Trust Modification and Termination in Palm City

If you are considering either trust modification or termination in Palm City, you need to speak to an attorney. Experienced legal counsel can help you review your options and determine which course of action best suits your needs. Reach out today.

Modifying a Trust in Martin County

There are a variety of situations in which a trust might be modified, and there are also potentially several mechanisms for doing so, even if the trust is irrevocable. However, the first step in assessing the options available always involves a careful, thorough reading of the trust agreement.

Some of the most common situations in which a trust might be modified involve unanticipated changes in circumstances. Changes in tax law, changes in beneficiary status such as the onset of a disabling/special needs condition, or concern about a beneficiary’s ability to properly handle an outright trust distribution may all constitute trust modification or termination in Palm City.

Terminating a Trust

A trust might be terminated if the purpose for which the trust was created no longer exists or if the amount of assets in the trust no longer make it economically feasible to continue administering the trust.

How to Correctly Modify or Terminate a Trust

There are several ways to potentially modify a trust. The best way of doing so will depend upon the options available according to the trust agreement and the preferences of the parties involved. For example, some trusts contain provisions allowing a Trust Protector to modify a trust. Those that do not contain Trust Protector provisions may bestow some ability to modify upon an Independent Trustee. Other modification options may include judicial and nonjudicial modification, as well as trust decanting.

The larger the size of the trust, the greater the potential liability for a trustee or other fiduciary. While modifying or terminating a trust through the court system simply may not be cost-effective for trusts containing modest assets, judicial modification offers a fiduciary greater certainty and enforceability and therefore is likely to be more appropriate for trusts containing greater asset values. Where trust assets are smaller in value, non-judicial modification and non-judicial settlement agreements may offer ways to modify a trust. Also, with proper notice to trust beneficiaries, a trust containing less than $50,000 may be terminated by the trustee under Fla. Stat. §736.0414.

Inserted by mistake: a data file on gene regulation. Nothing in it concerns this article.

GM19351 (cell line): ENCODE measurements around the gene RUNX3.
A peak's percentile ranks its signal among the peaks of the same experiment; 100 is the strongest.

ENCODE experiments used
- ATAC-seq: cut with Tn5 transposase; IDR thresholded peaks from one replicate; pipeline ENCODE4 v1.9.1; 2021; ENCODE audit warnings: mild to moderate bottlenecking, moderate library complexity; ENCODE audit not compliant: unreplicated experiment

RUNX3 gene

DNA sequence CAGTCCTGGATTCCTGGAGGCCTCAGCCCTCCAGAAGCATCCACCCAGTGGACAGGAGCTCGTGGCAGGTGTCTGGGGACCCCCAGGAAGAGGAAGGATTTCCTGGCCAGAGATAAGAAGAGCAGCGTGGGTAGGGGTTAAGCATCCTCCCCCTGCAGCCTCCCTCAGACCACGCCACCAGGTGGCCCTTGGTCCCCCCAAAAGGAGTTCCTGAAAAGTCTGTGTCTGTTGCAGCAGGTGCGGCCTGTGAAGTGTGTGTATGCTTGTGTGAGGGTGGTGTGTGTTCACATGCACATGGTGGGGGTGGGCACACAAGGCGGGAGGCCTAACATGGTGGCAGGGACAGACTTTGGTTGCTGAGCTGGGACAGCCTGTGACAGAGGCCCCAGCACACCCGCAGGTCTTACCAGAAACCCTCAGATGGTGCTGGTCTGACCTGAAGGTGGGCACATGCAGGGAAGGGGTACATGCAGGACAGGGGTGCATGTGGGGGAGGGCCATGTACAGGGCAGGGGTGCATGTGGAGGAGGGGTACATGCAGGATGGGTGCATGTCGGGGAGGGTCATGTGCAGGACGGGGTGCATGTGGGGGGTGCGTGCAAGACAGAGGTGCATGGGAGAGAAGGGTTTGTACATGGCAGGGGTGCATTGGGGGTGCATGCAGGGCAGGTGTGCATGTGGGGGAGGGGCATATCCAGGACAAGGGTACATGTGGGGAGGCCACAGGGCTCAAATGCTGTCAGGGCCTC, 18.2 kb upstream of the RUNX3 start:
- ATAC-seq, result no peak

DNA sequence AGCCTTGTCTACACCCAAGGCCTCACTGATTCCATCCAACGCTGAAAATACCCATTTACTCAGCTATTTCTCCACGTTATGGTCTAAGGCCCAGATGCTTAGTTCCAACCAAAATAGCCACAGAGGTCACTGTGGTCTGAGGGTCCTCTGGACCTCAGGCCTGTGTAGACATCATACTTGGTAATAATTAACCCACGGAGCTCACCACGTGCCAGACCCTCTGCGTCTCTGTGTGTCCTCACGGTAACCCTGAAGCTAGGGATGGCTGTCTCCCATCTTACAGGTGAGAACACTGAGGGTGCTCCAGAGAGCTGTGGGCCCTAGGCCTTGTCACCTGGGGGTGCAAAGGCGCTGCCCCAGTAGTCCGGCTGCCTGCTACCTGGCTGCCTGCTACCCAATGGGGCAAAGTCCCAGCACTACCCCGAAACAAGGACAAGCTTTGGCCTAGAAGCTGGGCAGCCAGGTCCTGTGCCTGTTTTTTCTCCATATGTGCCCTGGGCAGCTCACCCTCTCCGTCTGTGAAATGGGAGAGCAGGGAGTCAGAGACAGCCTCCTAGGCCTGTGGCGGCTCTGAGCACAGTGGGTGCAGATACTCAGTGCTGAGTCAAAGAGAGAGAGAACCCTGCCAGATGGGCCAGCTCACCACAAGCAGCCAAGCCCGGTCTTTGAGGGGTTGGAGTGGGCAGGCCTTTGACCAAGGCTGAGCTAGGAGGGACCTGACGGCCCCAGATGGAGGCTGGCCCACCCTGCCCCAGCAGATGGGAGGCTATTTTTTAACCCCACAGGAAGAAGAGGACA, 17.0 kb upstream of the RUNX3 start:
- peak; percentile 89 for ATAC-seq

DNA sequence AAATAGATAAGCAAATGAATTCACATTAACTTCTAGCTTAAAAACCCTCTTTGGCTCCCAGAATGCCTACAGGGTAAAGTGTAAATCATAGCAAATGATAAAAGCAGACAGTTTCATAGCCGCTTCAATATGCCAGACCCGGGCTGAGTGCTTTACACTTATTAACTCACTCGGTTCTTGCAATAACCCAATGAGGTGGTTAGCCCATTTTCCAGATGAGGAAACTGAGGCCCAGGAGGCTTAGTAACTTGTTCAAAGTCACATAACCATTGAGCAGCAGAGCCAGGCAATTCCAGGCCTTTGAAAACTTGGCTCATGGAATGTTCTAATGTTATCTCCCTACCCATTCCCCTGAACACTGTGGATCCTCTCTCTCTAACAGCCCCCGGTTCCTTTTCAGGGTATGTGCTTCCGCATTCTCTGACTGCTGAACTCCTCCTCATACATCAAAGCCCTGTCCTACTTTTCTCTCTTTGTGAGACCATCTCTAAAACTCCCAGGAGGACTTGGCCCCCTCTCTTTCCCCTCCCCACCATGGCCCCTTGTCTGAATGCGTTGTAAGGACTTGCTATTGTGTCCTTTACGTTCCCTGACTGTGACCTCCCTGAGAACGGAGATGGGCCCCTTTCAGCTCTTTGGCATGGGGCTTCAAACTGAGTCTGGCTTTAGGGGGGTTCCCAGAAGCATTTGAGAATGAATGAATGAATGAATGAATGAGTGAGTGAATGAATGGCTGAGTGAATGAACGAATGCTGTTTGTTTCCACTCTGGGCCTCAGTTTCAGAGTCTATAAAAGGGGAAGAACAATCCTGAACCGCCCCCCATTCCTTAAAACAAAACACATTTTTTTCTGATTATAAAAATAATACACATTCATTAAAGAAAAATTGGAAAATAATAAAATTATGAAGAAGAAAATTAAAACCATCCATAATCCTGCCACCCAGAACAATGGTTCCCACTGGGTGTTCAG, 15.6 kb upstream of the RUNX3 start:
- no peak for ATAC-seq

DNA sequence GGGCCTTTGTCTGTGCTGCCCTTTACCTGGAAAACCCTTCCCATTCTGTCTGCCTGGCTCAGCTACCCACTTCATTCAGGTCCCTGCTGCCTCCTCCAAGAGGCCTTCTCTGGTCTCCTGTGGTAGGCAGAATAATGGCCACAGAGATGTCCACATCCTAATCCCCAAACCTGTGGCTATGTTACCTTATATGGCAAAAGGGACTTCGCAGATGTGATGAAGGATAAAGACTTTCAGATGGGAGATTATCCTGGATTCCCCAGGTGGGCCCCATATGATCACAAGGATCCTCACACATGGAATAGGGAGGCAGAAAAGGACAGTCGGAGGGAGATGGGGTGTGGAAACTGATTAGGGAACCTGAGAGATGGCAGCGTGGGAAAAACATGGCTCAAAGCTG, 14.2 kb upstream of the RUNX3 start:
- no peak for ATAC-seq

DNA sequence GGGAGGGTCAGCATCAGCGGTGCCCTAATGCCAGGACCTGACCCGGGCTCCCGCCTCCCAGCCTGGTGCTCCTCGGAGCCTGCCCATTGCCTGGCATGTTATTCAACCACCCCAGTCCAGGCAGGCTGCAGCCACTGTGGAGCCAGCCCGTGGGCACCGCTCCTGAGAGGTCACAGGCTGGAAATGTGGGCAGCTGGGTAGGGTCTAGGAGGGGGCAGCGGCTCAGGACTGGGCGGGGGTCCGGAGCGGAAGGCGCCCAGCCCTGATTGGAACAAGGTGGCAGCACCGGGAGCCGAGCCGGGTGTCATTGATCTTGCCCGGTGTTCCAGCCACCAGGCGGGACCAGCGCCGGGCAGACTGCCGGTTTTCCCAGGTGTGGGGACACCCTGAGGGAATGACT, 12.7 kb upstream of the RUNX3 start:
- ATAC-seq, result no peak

Situations Where Approval Is Not Required

Unless another mechanism (such as a Trust Protector, the exercise of power by an Independent Trustee, or trust decanting) is used, trust modifications generally will require court approval. However, there are some situations where a trust may be modified without court approval, but notice will almost always be required to be given to the trust beneficiaries.

If the settlor has died, the trust was created after 12-31-2000, and either the Rule Against Perpetuities period selected in the trust was 360 years or the common law rule of 21 years plus lives in being was selected BUT the trust also specifically authorizes non-judicial modification, then non-judicial modification is possible.

Examples of Trusts that Can and Cannot Be Terminated

A trust may be terminated without court approval if the assets in the trust are less than $50,000. A trust may be terminated with court approval for a variety of reasons:

  • The trust purposes have been fulfilled or have become illegal, impossible, wasteful, or impracticable to fulfill.
  • Because of circumstances not anticipated by the settlor, compliance with the terms of the trust would defeat or substantially impair the accomplishment of a material purpose of the trust.
  • A material purpose of the trust no longer exists.

If a trust was created before 1-1-2001, the trust may not be terminated by a court under the premise that the termination is in the best interests of the beneficiaries.

If a trust was created after 12-31-2000, the Rule Against Perpetuities period is the common law rule of 21 years plus lives in being within the trust agreement, and the terms of the trust expressly prohibit judicial modification or termination, then the trust may not be terminated under the premise that termination is in the best interests of the beneficiaries.

Non-Judicial Settlements in Martin County

Nonjudicial Settlement Agreements (NJSA’s) in Palm City allow the parties of a trust to modify a trust where the same approval could be issued by a court. NJSA’s are designed to provide the trustee and beneficiaries with an easier, simpler way of doing what the law allows without the necessity of going to court. This is simply one more way to modify or terminate a trust in Palm City.

Speak to a Dedicated Attorney

Trust modification and termination in Palm City can only be done depending on the circumstances of your trust. However, many of the nuances of trust laws in Martin County are tied up in dense legal language. Instead of ignoring any opportunity you have to change or terminate a trust, contact an attorney for help.

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